The Audience is the Message


Media theorist Marshall McLuhan coined the famous dictum, “The medium is the message,” meaning the characteristics of the communication medium shape the message transmitted over it.

Though McLuhan’s insight is still relevant today, we believe that the most important factor that determines the success of your connection--with consumers, with investors, with employees--is not how content is transmitted, but who receives it, why it matters to them, and what they do with it.

we believe

The Audience is the Message

"The audience is the message," our philosophy, is not entirely a new way of thinking about communication. Rather, it's a mashup of classic communication theory and current practical communication methods.

It is classical in the sense that it dates back thousands of years to Greek philosopher Aristotle who wrote 'Rhetoric,' still today the most important treatise regarding the art of influence and persuasion.

…Means of persuasion are either (1) in the character of the speaker (ethos), or (2) in the emotional state of the hearer (pathos), or (3) in the argument (logos) itself.
— Aristotle's Rhetoric


And modern, embracing popular mediums to move, collect and share messages like never before. Indeed only today, with tools like the internet and mobile devices that help us identify and reach audiences with near universal connectivity and efficiency are we able to graduate our thinking as communicators beyond just message delivery. 

We believe it is time to think first about who is on the other end of the line, why a brand matters to them, and what will stimulate them to take action and share their story with their network. The messenger becomes the message.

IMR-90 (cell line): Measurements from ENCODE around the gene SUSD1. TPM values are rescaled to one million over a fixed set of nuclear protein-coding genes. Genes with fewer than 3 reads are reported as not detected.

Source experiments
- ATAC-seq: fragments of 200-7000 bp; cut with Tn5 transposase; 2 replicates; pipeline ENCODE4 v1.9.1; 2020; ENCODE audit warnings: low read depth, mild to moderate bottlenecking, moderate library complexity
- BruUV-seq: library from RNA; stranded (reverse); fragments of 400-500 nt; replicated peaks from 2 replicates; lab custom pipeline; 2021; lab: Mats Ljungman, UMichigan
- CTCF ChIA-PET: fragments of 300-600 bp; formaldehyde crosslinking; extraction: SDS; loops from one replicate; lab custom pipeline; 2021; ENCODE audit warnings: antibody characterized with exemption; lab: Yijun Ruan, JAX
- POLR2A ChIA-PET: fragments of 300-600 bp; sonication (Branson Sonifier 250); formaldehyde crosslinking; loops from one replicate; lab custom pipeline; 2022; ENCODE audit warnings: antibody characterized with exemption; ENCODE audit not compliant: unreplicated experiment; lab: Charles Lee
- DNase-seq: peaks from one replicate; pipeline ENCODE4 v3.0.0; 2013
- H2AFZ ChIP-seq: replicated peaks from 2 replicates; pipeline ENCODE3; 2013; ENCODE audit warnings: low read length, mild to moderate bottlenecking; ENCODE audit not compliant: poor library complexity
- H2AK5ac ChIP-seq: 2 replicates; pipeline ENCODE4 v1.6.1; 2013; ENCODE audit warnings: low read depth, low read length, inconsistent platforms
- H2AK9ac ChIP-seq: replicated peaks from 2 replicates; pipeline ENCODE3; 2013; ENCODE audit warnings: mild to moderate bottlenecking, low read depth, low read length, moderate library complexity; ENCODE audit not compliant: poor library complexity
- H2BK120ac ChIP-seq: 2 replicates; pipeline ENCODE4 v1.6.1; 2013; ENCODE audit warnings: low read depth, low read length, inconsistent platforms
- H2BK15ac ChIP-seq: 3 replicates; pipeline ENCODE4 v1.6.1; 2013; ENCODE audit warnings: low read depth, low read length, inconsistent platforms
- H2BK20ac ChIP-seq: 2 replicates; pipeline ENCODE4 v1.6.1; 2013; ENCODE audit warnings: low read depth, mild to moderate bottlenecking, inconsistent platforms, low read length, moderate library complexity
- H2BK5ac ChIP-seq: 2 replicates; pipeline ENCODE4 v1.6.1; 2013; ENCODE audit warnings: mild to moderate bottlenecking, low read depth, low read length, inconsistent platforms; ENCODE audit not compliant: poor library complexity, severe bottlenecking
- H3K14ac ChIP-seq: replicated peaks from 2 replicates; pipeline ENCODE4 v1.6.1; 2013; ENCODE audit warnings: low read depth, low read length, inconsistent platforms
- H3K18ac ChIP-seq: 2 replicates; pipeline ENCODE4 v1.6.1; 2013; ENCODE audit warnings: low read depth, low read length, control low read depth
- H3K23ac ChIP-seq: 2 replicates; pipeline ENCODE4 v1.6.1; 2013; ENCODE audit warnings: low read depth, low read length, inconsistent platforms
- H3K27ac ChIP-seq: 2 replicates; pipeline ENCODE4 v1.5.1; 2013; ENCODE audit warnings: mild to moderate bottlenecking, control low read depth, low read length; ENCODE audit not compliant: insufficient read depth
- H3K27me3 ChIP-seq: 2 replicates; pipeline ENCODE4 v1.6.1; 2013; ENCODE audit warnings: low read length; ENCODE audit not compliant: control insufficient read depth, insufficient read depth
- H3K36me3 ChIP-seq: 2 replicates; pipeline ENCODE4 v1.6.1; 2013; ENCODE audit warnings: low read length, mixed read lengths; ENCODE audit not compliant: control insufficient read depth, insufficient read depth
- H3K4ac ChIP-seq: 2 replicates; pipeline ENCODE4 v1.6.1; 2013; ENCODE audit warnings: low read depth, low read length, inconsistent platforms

Three guiding principles



An audience is a partner, not a target 

A growing trend is to treat an audience as a set of data points to be dissected. Any message built on this method loses a crucial ingredient: trust. Treat your audience as an ally from step one. Using research tools drawn from both the social sciences and humanities, listen first, secure allies, and collect the stories that already matter.


Myths entertain but true stories persuade

Artfully crafted, fake stories are used to advertise sensationalized brand value propositions to audiences in the form of talking animals, superheroes, fictional characters, and more. But as Aristotle recognized long ago in Rhetoric, fake stories fail to persuade because they lack ethos or credibility.


Audiences have influencers that matter

The 1-9-90 Rule (our namesake) applies to influence in communities; 1% creators, 9% engagers, and 90% consumers. Just 10% reach the community organically and are the so-called influencers. A message strategy must be built for the 10%, not the entire audience.